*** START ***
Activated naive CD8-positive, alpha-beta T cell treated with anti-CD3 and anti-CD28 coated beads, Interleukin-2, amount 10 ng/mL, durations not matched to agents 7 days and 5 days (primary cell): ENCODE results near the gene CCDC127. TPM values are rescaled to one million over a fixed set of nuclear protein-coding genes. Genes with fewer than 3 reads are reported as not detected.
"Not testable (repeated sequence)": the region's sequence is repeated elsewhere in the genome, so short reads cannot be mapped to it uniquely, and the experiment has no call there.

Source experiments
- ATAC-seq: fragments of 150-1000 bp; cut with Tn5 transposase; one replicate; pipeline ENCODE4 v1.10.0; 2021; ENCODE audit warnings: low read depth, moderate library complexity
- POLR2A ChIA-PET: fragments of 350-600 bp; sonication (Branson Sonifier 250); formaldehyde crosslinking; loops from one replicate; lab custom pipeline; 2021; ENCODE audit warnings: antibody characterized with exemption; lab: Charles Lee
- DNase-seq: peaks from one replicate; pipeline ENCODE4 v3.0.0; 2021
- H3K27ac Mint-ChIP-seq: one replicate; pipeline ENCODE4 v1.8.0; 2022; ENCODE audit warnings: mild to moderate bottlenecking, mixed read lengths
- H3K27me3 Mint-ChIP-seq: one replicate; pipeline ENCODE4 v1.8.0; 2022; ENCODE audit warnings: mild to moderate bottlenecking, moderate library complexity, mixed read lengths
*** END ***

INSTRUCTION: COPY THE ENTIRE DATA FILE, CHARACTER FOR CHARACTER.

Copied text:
Activated naive CD8-positive, alpha-beta T cell treated with anti-CD3 and anti-CD28 coated beads, Interleukin-2, amount 10 ng/mL, durations not matched to agents 7 days and 5 days (primary cell): ENCODE results near the gene CCDC127. TPM values are rescaled to one million over a fixed set of nuclear protein-coding genes. Genes with fewer than 3 reads are reported as not detected.
"Not testable (repeated sequence)": the region's sequence is repeated elsewhere in the genome, so short reads cannot be mapped to it uniquely, and the experiment has no call there.

Source experiments
- ATAC-seq: fragments of 150-1000 bp; cut with Tn5 transposase; one replicate; pipeline ENCODE4 v1.10.0; 2021; ENCODE audit warnings: low read depth, moderate library complexity
- POLR2A ChIA-PET: fragments of 350-600 bp; sonication (Branson Sonifier 250); formaldehyde crosslinking; loops from one replicate; lab custom pipeline; 2021; ENCODE audit warnings: antibody characterized with exemption; lab: Charles Lee
- DNase-seq: peaks from one replicate; pipeline ENCODE4 v3.0.0; 2021
- H3K27ac Mint-ChIP-seq: one replicate; pipeline ENCODE4 v1.8.0; 2022; ENCODE audit warnings: mild to moderate bottlenecking, mixed read lengths
- H3K27me3 Mint-ChIP-seq: one replicate; pipeline ENCODE4 v1.8.0; 2022; ENCODE audit warnings: mild to moderate bottlenecking, moderate library complexity, mixed read lengths